..forgive me for being picky, but arn't backrecs a control for checking that the underlying records are correct, not for producing them in the first place
Now if someone could produce a bit of kit to match up the bank statement transactions with something like VT, that would be quite imense!
In response to Democratus...
"Banks, sooner or later those clever people in the banks will take your not reared pigs, collateralise them, bundle them into a new type of derivitive and sell these not reared pigs on to people who won't understand the business as you do, "
....Would that be a not-sausage then?
it depends on how you are preparing the cashflow - direct or ind
If you are preparing an indirect cashflow, such as that shown in stat accounts (ie a reconciliation of op profit to cashflow) then there will be a movement in working capital which will include a movement in debtors.
A direct cashflow will only show your cash in from debtors as part of total cash in, less total cash out = net cashflow....
If you are preparing a financial forecast with P&L and BS then I would suggest that you should be using a direct cashflow as this will provide an essential check that your model works if you BS balances.
This is not the case with indirect cashflows as it is essentially a balancing figure - i.e - it will always balance
I can't tell you how many times I've seen forecasts fall appart as a result of the above (especially when things get complex). The knock-on effect is that the banks (if they discover it...) lose a lot of confidence (I used to be a corporate banker...) and we all know where that leads....
Perhaps not entirely relevant but may be of use...
Accountant and bookkeeper - Southampton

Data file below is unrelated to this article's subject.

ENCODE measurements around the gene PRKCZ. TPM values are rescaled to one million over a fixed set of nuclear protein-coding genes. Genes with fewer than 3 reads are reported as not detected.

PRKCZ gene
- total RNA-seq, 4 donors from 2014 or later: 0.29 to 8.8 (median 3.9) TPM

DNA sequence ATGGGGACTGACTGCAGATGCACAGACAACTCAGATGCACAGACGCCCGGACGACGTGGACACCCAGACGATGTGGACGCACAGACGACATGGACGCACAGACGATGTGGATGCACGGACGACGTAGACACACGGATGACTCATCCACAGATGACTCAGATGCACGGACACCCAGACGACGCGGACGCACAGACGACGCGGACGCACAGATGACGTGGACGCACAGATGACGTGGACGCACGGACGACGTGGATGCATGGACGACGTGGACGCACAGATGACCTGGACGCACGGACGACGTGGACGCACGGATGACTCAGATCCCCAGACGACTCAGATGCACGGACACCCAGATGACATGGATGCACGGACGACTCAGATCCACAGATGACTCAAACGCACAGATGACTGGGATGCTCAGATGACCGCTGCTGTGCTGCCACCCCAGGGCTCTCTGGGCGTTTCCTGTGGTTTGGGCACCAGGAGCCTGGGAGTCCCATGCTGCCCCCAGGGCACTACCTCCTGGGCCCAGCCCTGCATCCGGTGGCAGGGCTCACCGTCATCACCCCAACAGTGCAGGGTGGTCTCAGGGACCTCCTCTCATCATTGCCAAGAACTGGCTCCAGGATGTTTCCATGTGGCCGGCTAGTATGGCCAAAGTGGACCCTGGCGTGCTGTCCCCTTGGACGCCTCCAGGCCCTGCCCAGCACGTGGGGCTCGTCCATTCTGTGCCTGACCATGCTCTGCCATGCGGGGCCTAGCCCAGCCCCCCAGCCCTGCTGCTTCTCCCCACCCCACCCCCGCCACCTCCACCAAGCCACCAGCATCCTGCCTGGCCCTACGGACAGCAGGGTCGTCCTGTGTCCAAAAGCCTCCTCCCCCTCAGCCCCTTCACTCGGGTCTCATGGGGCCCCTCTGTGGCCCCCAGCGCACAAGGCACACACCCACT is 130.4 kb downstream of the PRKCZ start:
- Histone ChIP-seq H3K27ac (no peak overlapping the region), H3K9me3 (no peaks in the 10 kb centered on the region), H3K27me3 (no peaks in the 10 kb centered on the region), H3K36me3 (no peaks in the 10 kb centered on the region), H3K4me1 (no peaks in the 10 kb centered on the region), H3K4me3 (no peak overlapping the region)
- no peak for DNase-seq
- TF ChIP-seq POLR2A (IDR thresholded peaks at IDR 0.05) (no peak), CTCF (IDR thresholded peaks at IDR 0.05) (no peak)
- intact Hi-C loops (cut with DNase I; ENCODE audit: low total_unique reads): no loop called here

Unless I'm missing something here...Its up to the purchaser to undertake their own due diligence.
Of course having your own valuation makes it easy to refute their claims that its worth 50% less than you think.
You could offer to have the valuation done on the agreement (in writting!) that they will underwrite the costs which can be added on at the end
It may be that I've muisunderstood/misread the question but I would have thought that a serious purchaser would be willing to pay the professional fees to make sure that its not a floodplane/prone to subsidance/not contaminated etc etc etc
As far as I can see there is no obligation for you to do anything
Totally unrealted but...Sir Les - Honestly - Great Photo!
Very good answer,Cheers
Thanks againI'm looking to start up and therefore minimise the initial investment in software until such a time as it is clear that it is working. At that point I will look to up the quality of the software I am using, whilst the number of clients is still small and the changeover would not be too disruptive
My main worry is how much the marketing cost is going to be to bootstrap myself into trading and so would like to keep other costs as low as posible (initially).
I certainly get the point about cost/value however initially cost will be the more sensitive of the two. Initially
To that note I am trying to make the best decision as to software usage as possible.
At the moment its looking something like VT & FTax or Sage Instant Accounts Production with FTax and self developed excel spreadsheet for soletraders (or perhaps DIY Accounting)
I really do appreciate your taking the time to respond
Yes I can appreciate your question...Are you basically saying that there are only two choices - cheap and unintegratable (not sure if that's a real word), or expensive and integrated.
I suppose the question I am really asking is is there a set-up or combination that would provide the efficiencies of an integrated suite, but without the pricetag?
If someone has found a particular setup that has fits the above I would be interested in hearing from them
This is very helpful
Useful practical tips
Thanks - I found this actually quite useful - especially the part about not seeking feedback from the audience in the same way as you would in a one-to-one meeting